The best lesson I ever had was in Hawaii standing trapped in the corner while a Japanese tournie fighter worked over my body. We were only allowed to block or push him away, no strikes. I remember thinking I was going to die, or at least get hurt bad the first time. A couple weeks later I realized that he was going a lot harder and faster and I was handling it better. He knew just how far to push the students and as we learned to take it the intensity went up. The actual techniques of breathing, tensing and twisting sideways are pretty simple, but it takes DOING it to learn it. It took me to a whole 'nother level and was really valuable to my development as a ma. That body conditioning / movement, the ability to take hits and the left jab taught to me by a Kaju boxer were the best things I ever learned - if I'd ever learned to roll my head taking face shots I'd have been pretty good!
In Hawaii it was trad KK, in Utah after years we padded up and went to more kickboxing (with head shots). It was in the days of Benny "The Jet" and one of our bbs came back after training with him and influenced the style of that dojo.
When I first trained in Honolulu it was in the 70s and I was a green belt from the Utah dojo in KK (and had some Wado and Kaju years behind me) and fit in great - trained hard, sparred all the advanced students one after another the first night. Sempai threw me hard and then immediately did the same damn throw again so I was ready for it and got an arm around his neck and tried to throw him. We ended up busting in the door of the women's bathroom and lying there all twisted up together I thought that he might get up and kill me. But he was laughing and I realized that he was very amused and pleased with my response. Then after class I was the lowest rank to be invited to drink beer and eat raw fish etc. Good feeling. Years later I went back as a KK bb who'd trained 20 years KK (til Sensei Griffiths retired), and about ten years in an eclectic American karate that used some Judo and submission wrestling, and some TKD, AK, and other stuff. I really didn't fit in well at all. I didn't do KK just like they did anymore- I had changed and while my old KK sensei on the mainland said I was better (he still drops in and watches classes in Logan) and had learned mas better since he had awarded me a bb I just had changed and it really seemed kind of old fashioned and a bit narrow minded.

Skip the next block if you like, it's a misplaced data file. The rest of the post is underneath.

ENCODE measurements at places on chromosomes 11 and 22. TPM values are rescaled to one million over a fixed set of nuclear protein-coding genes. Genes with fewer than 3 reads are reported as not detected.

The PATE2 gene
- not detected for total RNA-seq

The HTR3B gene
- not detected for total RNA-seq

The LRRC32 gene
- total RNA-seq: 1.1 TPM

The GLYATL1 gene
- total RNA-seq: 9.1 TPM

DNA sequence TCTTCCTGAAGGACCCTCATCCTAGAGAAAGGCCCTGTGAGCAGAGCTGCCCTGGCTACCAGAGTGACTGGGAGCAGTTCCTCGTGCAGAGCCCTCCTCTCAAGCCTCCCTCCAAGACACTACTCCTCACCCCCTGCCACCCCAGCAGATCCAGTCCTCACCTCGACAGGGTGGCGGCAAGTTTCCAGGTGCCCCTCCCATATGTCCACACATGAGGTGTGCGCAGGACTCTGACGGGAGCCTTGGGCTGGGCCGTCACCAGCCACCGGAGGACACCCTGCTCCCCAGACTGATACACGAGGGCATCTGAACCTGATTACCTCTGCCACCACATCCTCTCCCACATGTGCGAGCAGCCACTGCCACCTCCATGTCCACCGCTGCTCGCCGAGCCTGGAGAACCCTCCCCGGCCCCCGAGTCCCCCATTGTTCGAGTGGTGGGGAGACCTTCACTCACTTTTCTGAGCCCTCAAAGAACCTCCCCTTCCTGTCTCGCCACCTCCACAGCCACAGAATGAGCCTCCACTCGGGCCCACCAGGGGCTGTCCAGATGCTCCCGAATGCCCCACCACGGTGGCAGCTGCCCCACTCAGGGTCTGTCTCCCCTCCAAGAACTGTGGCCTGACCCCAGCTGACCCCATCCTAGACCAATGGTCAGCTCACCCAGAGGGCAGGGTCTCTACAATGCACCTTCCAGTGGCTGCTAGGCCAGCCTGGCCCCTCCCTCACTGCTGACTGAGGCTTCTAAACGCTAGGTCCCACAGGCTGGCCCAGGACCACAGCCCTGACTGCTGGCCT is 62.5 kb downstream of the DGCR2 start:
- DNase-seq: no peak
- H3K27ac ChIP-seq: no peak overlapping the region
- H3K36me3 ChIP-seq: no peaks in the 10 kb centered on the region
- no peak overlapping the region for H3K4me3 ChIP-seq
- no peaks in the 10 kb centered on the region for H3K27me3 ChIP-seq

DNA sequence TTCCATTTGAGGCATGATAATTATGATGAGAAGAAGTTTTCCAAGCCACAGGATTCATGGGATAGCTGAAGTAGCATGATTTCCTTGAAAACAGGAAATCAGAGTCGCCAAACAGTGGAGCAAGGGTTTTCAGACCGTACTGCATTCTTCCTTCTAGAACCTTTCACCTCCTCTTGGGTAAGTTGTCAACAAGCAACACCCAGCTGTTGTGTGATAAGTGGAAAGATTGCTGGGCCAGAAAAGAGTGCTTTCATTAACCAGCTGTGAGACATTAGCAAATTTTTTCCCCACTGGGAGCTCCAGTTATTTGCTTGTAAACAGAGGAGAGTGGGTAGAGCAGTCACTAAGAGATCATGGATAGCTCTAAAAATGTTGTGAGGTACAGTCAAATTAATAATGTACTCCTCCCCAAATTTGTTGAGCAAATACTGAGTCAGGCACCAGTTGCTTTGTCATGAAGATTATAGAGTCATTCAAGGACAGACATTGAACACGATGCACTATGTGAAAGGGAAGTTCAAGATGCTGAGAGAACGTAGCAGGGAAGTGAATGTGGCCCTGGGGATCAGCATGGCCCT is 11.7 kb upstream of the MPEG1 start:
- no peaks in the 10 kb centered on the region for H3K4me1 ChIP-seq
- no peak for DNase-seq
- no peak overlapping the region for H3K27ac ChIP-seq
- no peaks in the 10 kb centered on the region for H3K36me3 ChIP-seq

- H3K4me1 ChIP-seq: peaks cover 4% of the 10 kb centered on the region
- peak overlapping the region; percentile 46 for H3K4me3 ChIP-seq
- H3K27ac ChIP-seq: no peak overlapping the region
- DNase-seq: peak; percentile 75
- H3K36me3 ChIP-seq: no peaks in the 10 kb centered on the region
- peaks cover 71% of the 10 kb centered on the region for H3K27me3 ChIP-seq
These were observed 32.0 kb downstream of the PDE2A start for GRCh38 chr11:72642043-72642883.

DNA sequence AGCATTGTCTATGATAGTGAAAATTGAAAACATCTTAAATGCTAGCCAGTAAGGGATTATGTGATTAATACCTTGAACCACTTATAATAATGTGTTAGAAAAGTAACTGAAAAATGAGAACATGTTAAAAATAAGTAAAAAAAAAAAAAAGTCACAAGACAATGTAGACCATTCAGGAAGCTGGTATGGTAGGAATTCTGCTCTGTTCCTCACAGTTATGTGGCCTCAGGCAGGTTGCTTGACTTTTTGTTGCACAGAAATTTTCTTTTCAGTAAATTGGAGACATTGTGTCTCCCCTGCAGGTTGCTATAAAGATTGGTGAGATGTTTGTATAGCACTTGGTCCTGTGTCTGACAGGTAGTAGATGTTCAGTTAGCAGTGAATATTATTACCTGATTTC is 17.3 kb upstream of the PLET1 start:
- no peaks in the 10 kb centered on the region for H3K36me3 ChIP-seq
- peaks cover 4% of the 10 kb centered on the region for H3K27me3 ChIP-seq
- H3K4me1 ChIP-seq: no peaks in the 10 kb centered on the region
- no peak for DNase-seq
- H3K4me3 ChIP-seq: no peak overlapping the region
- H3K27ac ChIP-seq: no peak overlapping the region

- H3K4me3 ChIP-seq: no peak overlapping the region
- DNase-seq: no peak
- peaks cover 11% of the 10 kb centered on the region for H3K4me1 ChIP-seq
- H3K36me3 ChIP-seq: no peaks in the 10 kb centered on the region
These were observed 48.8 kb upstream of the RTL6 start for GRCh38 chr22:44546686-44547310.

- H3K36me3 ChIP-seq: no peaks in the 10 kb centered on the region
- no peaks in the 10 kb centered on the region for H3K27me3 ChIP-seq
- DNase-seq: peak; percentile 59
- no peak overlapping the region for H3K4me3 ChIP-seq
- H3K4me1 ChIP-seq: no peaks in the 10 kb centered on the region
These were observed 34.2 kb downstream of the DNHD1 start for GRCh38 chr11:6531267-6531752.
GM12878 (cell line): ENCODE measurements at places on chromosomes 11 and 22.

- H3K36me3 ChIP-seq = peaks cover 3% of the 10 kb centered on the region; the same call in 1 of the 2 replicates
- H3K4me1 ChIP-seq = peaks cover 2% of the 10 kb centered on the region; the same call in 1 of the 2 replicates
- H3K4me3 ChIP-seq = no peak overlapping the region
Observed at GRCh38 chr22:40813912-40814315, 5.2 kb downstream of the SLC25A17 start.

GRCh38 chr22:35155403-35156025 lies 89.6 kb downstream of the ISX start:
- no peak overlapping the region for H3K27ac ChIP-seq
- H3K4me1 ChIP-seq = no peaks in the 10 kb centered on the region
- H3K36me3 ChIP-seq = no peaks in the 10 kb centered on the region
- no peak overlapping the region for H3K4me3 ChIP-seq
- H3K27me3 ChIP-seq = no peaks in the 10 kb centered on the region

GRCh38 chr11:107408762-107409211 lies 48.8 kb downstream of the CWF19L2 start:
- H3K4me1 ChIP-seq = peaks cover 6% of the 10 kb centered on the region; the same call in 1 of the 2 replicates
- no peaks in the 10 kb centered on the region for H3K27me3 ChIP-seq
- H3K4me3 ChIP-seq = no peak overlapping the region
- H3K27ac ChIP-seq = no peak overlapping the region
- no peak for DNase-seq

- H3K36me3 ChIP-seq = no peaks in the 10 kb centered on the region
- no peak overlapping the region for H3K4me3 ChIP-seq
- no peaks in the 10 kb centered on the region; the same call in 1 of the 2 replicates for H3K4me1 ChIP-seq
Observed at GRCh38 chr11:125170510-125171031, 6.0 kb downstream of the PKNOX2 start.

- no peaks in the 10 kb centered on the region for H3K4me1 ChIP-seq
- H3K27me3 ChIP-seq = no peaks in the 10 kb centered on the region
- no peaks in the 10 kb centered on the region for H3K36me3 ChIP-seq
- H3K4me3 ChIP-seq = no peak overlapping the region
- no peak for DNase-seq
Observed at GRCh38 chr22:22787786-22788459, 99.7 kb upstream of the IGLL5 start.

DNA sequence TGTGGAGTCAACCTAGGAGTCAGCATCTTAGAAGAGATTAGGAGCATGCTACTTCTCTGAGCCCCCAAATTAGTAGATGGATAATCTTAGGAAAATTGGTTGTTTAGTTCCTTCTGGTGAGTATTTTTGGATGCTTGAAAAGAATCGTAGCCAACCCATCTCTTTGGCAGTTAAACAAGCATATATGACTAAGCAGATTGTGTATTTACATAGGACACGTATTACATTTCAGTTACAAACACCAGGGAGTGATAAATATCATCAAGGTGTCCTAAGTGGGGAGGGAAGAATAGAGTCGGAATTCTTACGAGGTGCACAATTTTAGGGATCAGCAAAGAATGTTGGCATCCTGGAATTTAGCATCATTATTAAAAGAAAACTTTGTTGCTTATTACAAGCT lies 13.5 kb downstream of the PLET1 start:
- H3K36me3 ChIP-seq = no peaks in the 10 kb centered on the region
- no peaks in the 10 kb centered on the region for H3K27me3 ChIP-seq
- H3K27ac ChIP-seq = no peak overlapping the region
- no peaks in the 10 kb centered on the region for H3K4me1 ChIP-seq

It probably didn't help that Shihan Bobby Lowe is really old and conservative and the dojo is much smaller. Ikihara, who was the best fighter and the most impressive karateka in the Hawaiian dojo was a white haired old man just helping teach when I went back - he, imho, was the real power and skill in the Honolulu dojo; by the 70s Bobby wasn't sparring (Bluming sez he was shitty anyway) and Ikihara was tearing opponents apart. When I went back several years ago I was older than Bobby been in the 70s and I was still fighting. I have to give Bobby credit for having students like Sensei Griffiths and Ikihara though - he has maintained a dojo for many decandes and that's something.
So anyway I don't think you'll "get" it much from a book or video. I sure couldn't get motivated my own to train that hard - like doing kata with a stop watch going as fast as we could. Or taking a break, pushing against each other at the window gasping for breath, thinking all the oxygen had been used up in the dojo!
"Preparing mentally, the most important thing is, if you aren't doing it for the love of it, then don't do it." - Benny Urquidez
Posted On:1/14/2011 7:30pm
Style: Kyokushin, Boxing, Judo
Name: Hiro Protagonist
Style: Muay Thai
Learning about the enemy, eh? :P
The conditioning, sparring methods, and sparring put knockdown Karate from the rest, rather than just being another Krotty style.